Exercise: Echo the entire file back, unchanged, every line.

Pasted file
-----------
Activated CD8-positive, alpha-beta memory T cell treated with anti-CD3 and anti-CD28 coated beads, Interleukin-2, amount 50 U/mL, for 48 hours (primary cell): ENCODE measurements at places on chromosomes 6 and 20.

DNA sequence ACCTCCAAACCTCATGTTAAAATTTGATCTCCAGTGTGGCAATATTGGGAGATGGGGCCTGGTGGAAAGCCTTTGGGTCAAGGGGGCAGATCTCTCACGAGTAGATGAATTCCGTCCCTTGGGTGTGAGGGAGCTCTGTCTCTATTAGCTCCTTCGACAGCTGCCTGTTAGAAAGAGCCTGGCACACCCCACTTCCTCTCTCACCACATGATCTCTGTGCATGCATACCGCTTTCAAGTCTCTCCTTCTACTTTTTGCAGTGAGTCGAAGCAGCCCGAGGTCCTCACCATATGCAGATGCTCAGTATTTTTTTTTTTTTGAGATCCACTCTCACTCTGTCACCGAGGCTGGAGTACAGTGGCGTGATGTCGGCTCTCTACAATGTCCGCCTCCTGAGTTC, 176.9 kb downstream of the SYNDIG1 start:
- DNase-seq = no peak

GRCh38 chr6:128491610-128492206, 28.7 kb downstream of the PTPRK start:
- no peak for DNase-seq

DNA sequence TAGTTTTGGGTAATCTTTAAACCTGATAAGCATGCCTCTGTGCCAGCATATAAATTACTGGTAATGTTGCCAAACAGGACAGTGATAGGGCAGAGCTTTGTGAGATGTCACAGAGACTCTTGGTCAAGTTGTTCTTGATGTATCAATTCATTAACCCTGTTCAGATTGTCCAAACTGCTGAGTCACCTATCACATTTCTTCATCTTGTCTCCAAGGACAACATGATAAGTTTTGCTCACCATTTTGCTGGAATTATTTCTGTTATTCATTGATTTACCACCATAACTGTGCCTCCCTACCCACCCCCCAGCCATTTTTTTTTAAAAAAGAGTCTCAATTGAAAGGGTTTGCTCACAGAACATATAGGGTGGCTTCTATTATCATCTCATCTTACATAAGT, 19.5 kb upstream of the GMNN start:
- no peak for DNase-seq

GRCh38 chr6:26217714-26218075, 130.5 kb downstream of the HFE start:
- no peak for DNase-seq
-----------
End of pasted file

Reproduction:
Activated CD8-positive, alpha-beta memory T cell treated with anti-CD3 and anti-CD28 coated beads, Interleukin-2, amount 50 U/mL, for 48 hours (primary cell): ENCODE measurements at places on chromosomes 6 and 20.

DNA sequence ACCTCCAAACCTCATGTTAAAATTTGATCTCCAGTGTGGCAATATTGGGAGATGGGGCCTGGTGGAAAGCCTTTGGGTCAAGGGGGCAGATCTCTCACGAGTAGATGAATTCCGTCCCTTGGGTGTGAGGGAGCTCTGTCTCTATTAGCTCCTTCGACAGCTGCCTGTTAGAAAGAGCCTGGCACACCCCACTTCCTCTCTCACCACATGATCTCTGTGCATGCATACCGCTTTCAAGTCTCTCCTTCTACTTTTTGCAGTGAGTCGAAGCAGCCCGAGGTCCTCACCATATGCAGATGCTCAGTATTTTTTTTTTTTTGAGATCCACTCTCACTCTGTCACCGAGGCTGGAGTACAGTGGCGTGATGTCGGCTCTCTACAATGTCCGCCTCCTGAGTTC, 176.9 kb downstream of the SYNDIG1 start:
- DNase-seq = no peak

GRCh38 chr6:128491610-128492206, 28.7 kb downstream of the PTPRK start:
- no peak for DNase-seq

DNA sequence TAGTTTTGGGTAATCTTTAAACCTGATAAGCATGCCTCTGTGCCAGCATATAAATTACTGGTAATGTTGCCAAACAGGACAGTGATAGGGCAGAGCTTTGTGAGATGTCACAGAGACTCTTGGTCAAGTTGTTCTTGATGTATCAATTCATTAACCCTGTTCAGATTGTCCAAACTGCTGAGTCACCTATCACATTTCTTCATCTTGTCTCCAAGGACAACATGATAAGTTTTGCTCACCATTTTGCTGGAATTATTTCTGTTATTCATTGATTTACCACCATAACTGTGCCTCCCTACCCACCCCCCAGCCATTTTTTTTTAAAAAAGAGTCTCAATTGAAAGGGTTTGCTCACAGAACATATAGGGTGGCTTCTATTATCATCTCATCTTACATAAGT, 19.5 kb upstream of the GMNN start:
- no peak for DNase-seq

GRCh38 chr6:26217714-26218075, 130.5 kb downstream of the HFE start:
- no peak for DNase-seq